The rules of parenting are always changing, from generation to generation, as experts and fads come and go. Old-fashioned parenting diktats seem crazy to modern parents – but every generation follows a different creed and our grandchildren are bound to think our parenting strategies were silly, too.
A spoonful of sugar
Ever had your mother suggest dipping your baby's bottle teat in honey? Or your great aunt itching to rub brandy on your baby's gums? The idea of introducing sugar – let alone alcohol – to babies has today's mothers aghast (plus honey, specifically, is on the 'No' list for modern babies because of a small risk of botulism). But only a generation or two back, these were common ways to soothe a teething infant or induce them to drink from a bottle.
Make mine a pint
Our mothers were advised to drink Guinness during pregnancy – half a pint a day, or even a pint – because it was believed to be full of iron. It turns out that stout isn't actually very iron-rich, and that daily pints in pregnancy are far from ideal – so these days pregnant women have to turn to bran flakes or beef instead.
No daddies in the delivery room
19 out of 20 modern fathers in Britain find themselves in the delivery room, according to 2014 research. But until the 1960s, it was almost unheard of for a father to help at the birth. As we all know from Call The Midwife, the manly role was to pace the corridor outside, waiting for news – or just go to the pub. Today's fathers get no such allowances – we expect them to be an active participant in labour. Even if that only means bellowing at them and bending their fingers so hard they nearly break during contractions.
Seen and not heard
In a 1928 manual, one expert of the time advised parents: 'Never hug and kiss [children]. Never let them sit on your lap. If you must, kiss them once on the forehead when they say goodnight. Shake hands with them in the morning.' Today we have happily evolved from this cold parenting ethos, and bygone ideas of discipline like 'spare the rod and spoil the child'. Thankfully, corporal punishment for children is history now - smacking a child under three is expected to be illegal by the end of 2015.
Tranquillisers for children
These days, some parents agonise over whether to give a child an anti-histamine to get them to sleep on a long flight (most would probably frown upon the idea). But in Victorian England, infant cordials often contained opiates to calm them down. Even in the mid-20th century, according to Christina Hardyment, in her book Perfect Parents: Baby-Care Advice Past and Present, 'sedatives in a healthy baby's life were recommended rather than deplored'.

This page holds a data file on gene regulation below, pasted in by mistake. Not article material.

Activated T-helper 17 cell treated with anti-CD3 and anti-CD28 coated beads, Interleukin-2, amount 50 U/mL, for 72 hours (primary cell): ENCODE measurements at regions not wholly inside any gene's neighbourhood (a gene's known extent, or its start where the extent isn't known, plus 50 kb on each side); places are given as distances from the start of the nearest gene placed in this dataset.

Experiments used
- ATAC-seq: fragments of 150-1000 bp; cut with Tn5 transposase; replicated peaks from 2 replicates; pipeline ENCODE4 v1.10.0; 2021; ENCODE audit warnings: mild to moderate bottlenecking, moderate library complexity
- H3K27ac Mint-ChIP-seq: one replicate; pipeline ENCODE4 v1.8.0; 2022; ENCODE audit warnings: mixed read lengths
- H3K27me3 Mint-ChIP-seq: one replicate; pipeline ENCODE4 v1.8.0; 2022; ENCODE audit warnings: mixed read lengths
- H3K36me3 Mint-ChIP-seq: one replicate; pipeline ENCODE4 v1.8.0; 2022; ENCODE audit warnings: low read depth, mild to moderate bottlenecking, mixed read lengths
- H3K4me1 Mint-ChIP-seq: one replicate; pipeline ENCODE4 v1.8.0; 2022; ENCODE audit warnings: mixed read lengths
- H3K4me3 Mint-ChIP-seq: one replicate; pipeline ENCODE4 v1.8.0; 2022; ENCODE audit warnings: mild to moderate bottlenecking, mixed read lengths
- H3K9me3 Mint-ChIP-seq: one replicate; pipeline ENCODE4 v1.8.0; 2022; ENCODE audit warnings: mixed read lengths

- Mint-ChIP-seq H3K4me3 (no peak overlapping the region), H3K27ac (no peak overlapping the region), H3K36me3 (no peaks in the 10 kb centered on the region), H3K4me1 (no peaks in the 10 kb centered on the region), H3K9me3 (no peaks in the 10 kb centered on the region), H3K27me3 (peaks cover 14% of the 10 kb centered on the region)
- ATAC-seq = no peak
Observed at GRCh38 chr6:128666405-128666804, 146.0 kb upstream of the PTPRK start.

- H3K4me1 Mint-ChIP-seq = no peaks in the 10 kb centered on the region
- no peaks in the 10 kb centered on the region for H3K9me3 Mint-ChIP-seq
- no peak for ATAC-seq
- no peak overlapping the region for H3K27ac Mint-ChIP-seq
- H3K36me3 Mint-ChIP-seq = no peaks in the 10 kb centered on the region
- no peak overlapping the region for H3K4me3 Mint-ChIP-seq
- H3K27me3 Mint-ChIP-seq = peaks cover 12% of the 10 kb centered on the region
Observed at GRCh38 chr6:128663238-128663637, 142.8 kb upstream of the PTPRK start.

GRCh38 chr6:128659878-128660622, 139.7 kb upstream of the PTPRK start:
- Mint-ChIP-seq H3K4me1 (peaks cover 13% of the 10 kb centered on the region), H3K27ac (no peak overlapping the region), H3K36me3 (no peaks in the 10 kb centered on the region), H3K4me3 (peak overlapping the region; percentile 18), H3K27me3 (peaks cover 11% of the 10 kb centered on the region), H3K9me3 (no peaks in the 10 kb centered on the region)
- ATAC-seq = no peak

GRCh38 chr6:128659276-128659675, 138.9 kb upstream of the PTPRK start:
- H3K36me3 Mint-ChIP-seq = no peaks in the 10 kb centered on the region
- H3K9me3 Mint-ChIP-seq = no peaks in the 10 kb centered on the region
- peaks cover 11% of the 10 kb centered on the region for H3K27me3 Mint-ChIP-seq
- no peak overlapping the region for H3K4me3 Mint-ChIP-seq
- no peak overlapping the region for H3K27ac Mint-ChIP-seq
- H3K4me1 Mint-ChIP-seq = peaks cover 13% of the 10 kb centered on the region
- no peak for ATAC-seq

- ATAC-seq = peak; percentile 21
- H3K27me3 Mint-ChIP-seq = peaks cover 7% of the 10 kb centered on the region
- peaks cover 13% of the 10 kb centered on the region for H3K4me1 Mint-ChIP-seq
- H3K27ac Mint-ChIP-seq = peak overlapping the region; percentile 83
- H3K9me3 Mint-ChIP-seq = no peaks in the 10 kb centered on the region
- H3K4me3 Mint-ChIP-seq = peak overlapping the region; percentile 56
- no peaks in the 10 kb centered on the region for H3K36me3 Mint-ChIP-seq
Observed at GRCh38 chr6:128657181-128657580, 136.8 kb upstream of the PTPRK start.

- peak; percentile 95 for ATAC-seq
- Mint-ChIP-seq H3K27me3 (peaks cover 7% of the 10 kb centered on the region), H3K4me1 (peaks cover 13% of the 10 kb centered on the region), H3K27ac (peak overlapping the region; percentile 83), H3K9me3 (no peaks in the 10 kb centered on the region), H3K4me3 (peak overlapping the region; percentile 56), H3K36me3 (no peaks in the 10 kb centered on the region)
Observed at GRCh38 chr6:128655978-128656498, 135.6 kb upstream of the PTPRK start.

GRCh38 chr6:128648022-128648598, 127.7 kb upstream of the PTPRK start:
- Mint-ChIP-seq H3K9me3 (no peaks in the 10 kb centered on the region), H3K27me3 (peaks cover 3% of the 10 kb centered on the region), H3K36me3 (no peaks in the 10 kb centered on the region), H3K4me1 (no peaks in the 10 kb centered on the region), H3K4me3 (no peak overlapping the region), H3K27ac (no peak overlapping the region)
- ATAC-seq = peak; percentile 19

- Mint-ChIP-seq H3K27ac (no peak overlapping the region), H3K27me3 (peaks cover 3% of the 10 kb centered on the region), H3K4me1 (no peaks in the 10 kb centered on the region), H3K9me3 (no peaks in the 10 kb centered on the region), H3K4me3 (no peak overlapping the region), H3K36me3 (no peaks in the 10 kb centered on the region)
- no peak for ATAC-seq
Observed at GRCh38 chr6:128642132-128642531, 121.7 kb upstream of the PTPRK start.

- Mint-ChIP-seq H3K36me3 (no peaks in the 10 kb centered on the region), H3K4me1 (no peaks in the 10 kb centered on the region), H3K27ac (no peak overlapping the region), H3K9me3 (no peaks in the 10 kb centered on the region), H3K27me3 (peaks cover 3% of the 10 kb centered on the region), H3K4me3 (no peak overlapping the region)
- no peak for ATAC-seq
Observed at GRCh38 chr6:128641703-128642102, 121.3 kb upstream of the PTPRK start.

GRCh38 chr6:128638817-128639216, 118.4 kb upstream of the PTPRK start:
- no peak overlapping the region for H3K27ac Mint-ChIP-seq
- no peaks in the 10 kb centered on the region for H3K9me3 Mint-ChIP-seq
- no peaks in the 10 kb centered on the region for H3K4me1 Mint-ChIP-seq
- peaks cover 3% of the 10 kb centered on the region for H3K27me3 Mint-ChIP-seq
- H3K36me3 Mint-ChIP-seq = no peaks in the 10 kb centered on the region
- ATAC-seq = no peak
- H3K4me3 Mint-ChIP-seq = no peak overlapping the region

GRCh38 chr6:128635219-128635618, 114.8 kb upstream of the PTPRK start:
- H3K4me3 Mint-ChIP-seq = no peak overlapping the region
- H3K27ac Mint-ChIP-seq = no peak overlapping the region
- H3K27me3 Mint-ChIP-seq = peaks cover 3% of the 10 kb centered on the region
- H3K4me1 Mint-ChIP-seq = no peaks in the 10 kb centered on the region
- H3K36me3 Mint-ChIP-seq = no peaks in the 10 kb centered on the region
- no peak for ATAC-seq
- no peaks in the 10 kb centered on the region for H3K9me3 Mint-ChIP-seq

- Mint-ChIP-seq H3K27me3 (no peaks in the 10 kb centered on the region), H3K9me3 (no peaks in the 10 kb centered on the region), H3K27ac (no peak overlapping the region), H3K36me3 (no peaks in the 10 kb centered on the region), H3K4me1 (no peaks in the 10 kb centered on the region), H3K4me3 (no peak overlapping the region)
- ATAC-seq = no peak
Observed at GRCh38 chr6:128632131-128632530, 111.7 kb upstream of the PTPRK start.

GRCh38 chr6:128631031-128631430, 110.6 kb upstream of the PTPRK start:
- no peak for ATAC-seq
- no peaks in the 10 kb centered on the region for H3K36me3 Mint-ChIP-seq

Swaddling to the next level
Swaddling has fallen in and out of fashion. It's currently in, whereas in the 18th century, it was associated with neglecting a baby's needs to be washed and comforted, and it was also feared that it would weaken a baby's growing limbs. But further back in time, swaddling was taken to extremes we wouldn't dream of today. It is believed that in the Middle Ages, babies were kept almost constantly swaddled in linen bands around the body and legs until the age of eight or nine months, as it was believed that this would help them grow straight. Sometimes they were then strapped to 'carrying boards' or hung up on hooks so that parents could go about their work. Yes, really.
The outdoor nursery
Fresh air was the parenting mantra of the 1920s, when babies were supposed to be outside in the fresh air from dawn till dusk. Feeding, sleeping and nappy-changing all ideally happened outdoors (Marie Stopes's baby didn't have a meal indoors until he was two). Even sunbathing was encouraged for little ones. It's a far cry from the modern era with factor 50+ sunblock applied from babyhood.
Smoke away, it's fine
The 1966 edition of a leading obstetrics textbook stated that pregnant women could safely smoke half a pack of cigarettes a day, according to Smoking and Pregnancy: The Politics of Fetal Protection, by Laury Oaks. It's the last thing any obstetrician would advise today.
Today parents expect to do most things for their children, but as recently as the mid-20th century, two and three-year-olds were expected to be able to wash, feed and dress themselves, according to Christina Hardyment. The whole idea of childhood as a time of life deserving of adult protection and help is relatively modern, in fact. Only in 1880 was education made a right for children in England (up to the age of 10), and, until the end of the Victorian era, child labour was commonplace in this country. In medieval times, an English child of seven could be engaged to marry, charged with a crime, or marked out to become a priest one day.
Liver – the more the better
'Ooh, I really fancy eating a big piece of liver today' is not something most people would ever find themselves thinking. So there can't be many who feel especially sad at the NHS banning liver for pregnant women (because it contains a hefty amount of vitamin A, excessive amounts of which aren't good for a fetus). Spare a thought, then, for mothers in the 1970s, who were told liver was positively beneficial in pregnancy and to eat as much as they could.
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